Organizers: M. Paques, S. Oude Elferink, Y. Verbeek, Friesland Foods, the Netherlands; P. Huth, PJH Nutritional Sciences, USA; and K. Dewettinck, University of Ghent, Belgium.
Co-chairs: Koenraad Duhem, CNIEL, France; R. Feinman, SUNY Downstate, New York, USA.
While they currently have a poor image, especially in relation to cardiovascular health, saturated fat from plants and animals has been an important ingredient in many Western and non-Western diets for centuries. Recent evidence, in fact, suggests that the role of saturated fatty acids needs to be re-examined. While some studies show that long-chain saturated fatty acids raise LDL cholesterol (low-density lipoprotein, the so-called "bad" cholesterol), the predictive power of LDL cholesterol level for CVD risk is limited and alternative measures including LDL particle size, LDL (glyc)oxidation state, triglyceride levels HDL (high-density lipoprotein) cholesterol levels and inflammatory markers may be more important. Some of these markers are actually improved by the consumption of saturated fat or the substitution of saturated fat for carbohydrate.
In addition, recent research shows that saturated fatty acids cannot be considered as a single group. In the human body, each saturated fatty acid has a specific functions depending on its chain length. Finally, it is important to realize that we are not eating individual fatty acids, but complex foods. Does scientific knowledge, for example, warrant a limit on full-cream dairy products because of their saturated fat content?
Does Current Scientific Data Warrant Aggressive Lowering of Saturated Fat in our Diets?
Bruce German, Department of Food Science and Technology, USA.
The recent history of public recommendations for dietary intakes of macronutrients have targeted total fat, cholesterol and saturated fat intake as the principle means to improve human health. Such recommendations have been translated into a long term agricultural objective of eliminating these components from human foods. Agricultural change requires changes at many points over many years to eliminate these components from human foods. Once accomplished, such changes would be equally difficult to reverse. The relation between dietary intake of fats and health is intricate. Is it possible evolution found benefits to saturated fatty acids that current recommendations do not consider?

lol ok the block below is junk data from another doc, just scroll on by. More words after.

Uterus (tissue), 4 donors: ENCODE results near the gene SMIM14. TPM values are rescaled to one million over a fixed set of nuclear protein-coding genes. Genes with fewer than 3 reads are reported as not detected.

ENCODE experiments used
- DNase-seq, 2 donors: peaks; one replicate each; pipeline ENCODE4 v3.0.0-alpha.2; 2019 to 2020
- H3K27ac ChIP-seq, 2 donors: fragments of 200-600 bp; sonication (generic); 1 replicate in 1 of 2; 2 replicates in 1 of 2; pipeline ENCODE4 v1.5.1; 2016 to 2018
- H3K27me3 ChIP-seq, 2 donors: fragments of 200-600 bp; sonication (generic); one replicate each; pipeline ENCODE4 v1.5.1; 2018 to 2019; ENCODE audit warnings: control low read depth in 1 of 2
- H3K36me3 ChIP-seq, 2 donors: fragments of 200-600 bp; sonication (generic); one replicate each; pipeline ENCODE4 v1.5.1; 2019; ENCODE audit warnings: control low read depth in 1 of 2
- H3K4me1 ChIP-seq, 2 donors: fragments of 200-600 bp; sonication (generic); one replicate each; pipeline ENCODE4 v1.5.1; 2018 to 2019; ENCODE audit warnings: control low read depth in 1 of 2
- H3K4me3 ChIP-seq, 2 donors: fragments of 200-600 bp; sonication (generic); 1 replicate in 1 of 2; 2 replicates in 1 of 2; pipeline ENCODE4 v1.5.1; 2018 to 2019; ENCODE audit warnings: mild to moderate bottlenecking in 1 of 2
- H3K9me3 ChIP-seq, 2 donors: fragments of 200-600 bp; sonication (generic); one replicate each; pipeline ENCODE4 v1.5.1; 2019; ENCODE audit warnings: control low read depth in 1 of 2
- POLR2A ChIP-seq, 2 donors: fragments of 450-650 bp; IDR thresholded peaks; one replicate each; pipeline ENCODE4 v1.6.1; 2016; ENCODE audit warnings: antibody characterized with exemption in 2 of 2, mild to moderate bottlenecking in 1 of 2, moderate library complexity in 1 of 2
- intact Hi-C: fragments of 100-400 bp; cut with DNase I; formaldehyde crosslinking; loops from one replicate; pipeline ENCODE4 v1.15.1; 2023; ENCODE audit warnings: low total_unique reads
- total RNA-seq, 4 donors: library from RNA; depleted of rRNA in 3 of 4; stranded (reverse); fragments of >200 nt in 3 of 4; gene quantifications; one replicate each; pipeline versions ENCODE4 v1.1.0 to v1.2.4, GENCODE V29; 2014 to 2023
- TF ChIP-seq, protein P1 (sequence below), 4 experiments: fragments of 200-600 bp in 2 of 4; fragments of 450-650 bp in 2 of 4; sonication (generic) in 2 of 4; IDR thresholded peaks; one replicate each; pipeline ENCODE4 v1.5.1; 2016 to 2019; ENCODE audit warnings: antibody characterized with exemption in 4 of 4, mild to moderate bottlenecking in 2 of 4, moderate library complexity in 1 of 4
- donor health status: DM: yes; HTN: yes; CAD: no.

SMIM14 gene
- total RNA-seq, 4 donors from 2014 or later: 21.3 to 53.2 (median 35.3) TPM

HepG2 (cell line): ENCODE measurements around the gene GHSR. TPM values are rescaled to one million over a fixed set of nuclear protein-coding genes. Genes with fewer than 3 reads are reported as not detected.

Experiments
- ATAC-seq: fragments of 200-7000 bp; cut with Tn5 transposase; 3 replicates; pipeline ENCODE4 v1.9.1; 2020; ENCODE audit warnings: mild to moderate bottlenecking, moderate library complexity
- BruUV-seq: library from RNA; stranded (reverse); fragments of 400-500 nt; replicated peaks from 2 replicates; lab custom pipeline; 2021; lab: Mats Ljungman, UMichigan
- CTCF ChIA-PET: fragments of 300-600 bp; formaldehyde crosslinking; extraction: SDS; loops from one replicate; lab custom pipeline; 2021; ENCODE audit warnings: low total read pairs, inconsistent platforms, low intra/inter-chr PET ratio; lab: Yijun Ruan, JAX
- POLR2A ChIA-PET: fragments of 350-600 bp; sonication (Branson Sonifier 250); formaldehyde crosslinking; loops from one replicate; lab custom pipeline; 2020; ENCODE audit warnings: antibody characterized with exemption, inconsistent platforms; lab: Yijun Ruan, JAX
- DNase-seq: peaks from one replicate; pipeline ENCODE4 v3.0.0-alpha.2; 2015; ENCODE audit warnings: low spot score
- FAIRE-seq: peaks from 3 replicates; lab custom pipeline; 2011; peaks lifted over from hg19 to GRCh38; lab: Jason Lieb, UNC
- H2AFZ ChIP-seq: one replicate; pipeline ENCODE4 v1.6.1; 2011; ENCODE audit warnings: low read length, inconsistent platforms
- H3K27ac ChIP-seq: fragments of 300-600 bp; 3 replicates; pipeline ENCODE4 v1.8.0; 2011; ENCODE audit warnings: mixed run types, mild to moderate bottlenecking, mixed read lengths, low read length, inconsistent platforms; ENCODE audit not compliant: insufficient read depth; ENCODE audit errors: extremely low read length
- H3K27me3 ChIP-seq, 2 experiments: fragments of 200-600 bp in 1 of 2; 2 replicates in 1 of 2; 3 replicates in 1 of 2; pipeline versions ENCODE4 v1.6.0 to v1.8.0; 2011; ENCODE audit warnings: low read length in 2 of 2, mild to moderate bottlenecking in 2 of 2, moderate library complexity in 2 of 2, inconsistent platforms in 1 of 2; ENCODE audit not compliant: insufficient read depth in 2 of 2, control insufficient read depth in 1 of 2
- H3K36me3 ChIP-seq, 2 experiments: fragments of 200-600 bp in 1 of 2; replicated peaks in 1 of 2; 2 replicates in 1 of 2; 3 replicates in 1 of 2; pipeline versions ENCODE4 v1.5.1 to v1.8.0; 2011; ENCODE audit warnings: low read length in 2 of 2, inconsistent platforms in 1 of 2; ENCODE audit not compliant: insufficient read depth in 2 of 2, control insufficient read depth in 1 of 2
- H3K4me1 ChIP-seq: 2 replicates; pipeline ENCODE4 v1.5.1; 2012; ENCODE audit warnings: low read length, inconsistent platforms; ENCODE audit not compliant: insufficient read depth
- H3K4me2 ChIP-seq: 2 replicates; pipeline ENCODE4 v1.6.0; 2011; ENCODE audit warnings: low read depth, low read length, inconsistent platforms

Is saturated fat consumption a major dietary risk factor for CHD - what is the evidence?
Darius Mozaffarian, Department of Epidemiology, Harvard University, USA
Review of RCTs and observational studies of saturated fat consumption and lipid risk factors and risk of clinical CHD events. Evaluation of whether effects on CHD risk depend on the particular replacement nutrient, e.g., PUFA, MUFA, trans, or carbohydrate. Review of evidence for potential differences depending on population groups (e.g. men, women, elderly).
High Carbohydrate Versus High Saturated Fat Diets and Health: "You are not what you eat, but what your body does with what you eat"
J. S. Volek, University of Connecticut, Neag School of Education, USA.
High carbohydrate diets, not the saturated fat, are the culprit in many western health problems.
The Impact of Dairy on Health.
Paul Elwood, Cardiff University , Department of Epidemiology, UK.
Review of epidemiological and intervention studies with regard the health effects of dairy, including studies with low fat and full cream products.
The Role of Saturated Fatty Acids in our Body is Strongly Linked to their Chain Length. Each Saturated Fatty Acid has its own Merits.
Phillipe Legrand, Agrocampus-INRA , France.
Short discussion of each saturated fatty acid and its role. Specific emphasis on myristic acid and its relation to elongation of omega-3 fatty acids.